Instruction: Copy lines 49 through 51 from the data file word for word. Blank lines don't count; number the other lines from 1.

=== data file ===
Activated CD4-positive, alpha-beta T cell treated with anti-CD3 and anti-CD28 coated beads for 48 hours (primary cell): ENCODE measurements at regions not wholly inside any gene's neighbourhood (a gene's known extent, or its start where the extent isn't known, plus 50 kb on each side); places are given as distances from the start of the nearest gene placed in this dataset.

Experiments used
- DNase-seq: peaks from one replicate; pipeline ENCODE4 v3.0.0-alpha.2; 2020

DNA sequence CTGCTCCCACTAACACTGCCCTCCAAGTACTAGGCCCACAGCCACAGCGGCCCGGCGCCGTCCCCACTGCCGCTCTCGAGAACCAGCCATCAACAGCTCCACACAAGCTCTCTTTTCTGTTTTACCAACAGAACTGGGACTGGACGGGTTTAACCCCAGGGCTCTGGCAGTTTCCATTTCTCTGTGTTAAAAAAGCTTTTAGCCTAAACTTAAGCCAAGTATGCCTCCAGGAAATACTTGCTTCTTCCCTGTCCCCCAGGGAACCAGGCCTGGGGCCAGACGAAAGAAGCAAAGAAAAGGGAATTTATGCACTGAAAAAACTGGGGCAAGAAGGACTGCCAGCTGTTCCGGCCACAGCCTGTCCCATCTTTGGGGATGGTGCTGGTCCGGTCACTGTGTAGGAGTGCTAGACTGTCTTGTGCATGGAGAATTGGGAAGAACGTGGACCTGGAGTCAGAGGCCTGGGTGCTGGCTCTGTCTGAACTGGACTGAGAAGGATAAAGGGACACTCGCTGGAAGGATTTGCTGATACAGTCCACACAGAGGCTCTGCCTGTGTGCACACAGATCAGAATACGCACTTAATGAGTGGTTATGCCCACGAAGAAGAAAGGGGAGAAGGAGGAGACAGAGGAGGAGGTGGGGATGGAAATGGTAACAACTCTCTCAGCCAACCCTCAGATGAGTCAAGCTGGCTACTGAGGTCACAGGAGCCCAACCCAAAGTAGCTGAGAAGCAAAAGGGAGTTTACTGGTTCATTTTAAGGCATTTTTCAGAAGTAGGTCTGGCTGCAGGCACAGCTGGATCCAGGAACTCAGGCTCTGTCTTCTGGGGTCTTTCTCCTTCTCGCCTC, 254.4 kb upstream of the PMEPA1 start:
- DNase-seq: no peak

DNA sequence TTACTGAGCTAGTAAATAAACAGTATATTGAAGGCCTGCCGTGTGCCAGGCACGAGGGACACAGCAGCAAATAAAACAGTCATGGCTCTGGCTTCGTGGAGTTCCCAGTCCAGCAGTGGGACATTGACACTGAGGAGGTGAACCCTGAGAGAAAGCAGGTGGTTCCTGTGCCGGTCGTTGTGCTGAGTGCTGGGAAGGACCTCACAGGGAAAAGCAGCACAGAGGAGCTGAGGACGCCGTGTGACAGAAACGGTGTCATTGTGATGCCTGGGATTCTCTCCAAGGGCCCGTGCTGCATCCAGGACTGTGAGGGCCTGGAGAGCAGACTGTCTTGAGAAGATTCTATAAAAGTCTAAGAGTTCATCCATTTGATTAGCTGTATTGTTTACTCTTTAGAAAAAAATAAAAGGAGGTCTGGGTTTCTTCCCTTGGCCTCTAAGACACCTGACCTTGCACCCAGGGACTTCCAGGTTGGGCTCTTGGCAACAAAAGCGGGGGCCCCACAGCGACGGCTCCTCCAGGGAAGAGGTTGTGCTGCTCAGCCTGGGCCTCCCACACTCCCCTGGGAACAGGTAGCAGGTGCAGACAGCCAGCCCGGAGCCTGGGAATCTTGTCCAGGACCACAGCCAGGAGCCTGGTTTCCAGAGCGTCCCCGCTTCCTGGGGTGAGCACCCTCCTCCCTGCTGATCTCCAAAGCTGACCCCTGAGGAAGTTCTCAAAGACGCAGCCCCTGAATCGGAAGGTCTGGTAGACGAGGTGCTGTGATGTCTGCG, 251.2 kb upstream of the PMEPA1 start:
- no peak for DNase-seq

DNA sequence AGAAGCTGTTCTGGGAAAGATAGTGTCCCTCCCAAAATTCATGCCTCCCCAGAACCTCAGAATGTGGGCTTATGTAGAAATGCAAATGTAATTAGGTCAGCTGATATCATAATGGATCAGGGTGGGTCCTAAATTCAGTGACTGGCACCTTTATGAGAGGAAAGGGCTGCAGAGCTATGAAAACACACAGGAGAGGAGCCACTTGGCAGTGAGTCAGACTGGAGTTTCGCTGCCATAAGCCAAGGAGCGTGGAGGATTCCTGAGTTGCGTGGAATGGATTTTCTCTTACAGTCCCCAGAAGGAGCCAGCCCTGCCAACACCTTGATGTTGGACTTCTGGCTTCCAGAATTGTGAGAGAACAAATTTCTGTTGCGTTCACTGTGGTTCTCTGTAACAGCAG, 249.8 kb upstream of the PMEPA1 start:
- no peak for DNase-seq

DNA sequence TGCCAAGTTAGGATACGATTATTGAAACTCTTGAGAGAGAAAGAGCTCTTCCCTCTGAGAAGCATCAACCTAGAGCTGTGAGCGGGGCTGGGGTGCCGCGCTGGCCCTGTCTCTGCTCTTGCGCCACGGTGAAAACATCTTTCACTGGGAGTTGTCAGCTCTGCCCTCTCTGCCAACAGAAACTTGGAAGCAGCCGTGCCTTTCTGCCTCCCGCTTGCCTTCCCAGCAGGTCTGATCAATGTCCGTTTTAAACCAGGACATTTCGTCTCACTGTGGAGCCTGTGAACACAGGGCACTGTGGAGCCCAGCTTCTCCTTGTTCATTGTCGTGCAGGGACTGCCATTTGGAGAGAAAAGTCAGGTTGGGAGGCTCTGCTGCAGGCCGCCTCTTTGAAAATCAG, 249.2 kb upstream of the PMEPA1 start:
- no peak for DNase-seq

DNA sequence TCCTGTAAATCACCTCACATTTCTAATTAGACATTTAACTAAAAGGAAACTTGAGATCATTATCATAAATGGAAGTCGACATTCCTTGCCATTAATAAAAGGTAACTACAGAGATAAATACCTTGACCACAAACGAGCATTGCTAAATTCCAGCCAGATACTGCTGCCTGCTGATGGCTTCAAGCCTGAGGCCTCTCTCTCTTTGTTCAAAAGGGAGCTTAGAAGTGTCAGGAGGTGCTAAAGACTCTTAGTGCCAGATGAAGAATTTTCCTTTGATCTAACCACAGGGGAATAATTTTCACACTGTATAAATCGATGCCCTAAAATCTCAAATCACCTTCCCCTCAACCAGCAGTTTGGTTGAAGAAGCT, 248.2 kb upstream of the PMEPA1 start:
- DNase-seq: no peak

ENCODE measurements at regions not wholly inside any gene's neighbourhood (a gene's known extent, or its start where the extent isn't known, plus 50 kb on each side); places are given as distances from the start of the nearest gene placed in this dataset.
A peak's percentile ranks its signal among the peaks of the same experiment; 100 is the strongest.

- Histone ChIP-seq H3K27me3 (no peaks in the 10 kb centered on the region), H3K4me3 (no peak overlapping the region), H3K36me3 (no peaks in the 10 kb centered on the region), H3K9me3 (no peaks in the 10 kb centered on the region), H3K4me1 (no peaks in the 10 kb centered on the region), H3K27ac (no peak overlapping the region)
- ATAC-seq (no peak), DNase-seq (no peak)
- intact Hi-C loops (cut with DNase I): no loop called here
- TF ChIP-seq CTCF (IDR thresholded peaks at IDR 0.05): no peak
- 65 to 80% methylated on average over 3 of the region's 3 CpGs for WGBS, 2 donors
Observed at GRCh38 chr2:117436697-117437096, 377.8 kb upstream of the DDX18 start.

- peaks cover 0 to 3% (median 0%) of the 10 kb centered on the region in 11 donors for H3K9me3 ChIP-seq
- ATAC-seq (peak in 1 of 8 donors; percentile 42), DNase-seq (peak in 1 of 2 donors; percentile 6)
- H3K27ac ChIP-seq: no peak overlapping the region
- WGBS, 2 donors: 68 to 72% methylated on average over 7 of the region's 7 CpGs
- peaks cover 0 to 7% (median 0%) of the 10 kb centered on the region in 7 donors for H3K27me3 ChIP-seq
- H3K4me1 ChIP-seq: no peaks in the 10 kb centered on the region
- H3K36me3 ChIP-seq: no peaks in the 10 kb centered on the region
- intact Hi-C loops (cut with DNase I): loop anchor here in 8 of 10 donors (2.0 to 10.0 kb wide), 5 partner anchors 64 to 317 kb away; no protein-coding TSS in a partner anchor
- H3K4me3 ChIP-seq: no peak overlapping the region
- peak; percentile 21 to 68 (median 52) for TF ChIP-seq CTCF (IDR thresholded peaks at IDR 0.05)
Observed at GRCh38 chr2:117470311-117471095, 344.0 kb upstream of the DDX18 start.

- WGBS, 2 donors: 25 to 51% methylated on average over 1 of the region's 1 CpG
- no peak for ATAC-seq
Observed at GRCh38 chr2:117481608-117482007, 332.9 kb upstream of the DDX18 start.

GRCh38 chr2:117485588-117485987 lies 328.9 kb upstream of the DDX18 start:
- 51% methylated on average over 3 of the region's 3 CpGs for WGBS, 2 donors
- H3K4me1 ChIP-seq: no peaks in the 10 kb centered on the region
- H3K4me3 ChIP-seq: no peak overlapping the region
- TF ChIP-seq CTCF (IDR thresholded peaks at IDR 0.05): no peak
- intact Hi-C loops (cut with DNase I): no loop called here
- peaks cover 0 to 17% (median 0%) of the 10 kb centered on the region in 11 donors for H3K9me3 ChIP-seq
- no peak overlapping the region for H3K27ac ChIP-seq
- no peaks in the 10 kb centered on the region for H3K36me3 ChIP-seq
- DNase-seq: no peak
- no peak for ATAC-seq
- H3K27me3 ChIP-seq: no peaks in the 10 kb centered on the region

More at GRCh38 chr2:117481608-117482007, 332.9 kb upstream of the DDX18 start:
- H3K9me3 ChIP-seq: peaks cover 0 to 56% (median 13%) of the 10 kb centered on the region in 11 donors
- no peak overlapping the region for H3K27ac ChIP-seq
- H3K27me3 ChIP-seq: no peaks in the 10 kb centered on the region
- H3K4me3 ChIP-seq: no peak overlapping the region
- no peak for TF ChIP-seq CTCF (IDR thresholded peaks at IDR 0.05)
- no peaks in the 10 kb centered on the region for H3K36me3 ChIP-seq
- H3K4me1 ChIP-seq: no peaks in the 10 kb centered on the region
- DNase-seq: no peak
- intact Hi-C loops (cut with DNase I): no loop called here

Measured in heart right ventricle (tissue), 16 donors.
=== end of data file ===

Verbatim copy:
- H3K9me3 ChIP-seq: peaks cover 0 to 56% (median 13%) of the 10 kb centered on the region in 11 donors
- no peak overlapping the region for H3K27ac ChIP-seq
- H3K27me3 ChIP-seq: no peaks in the 10 kb centered on the region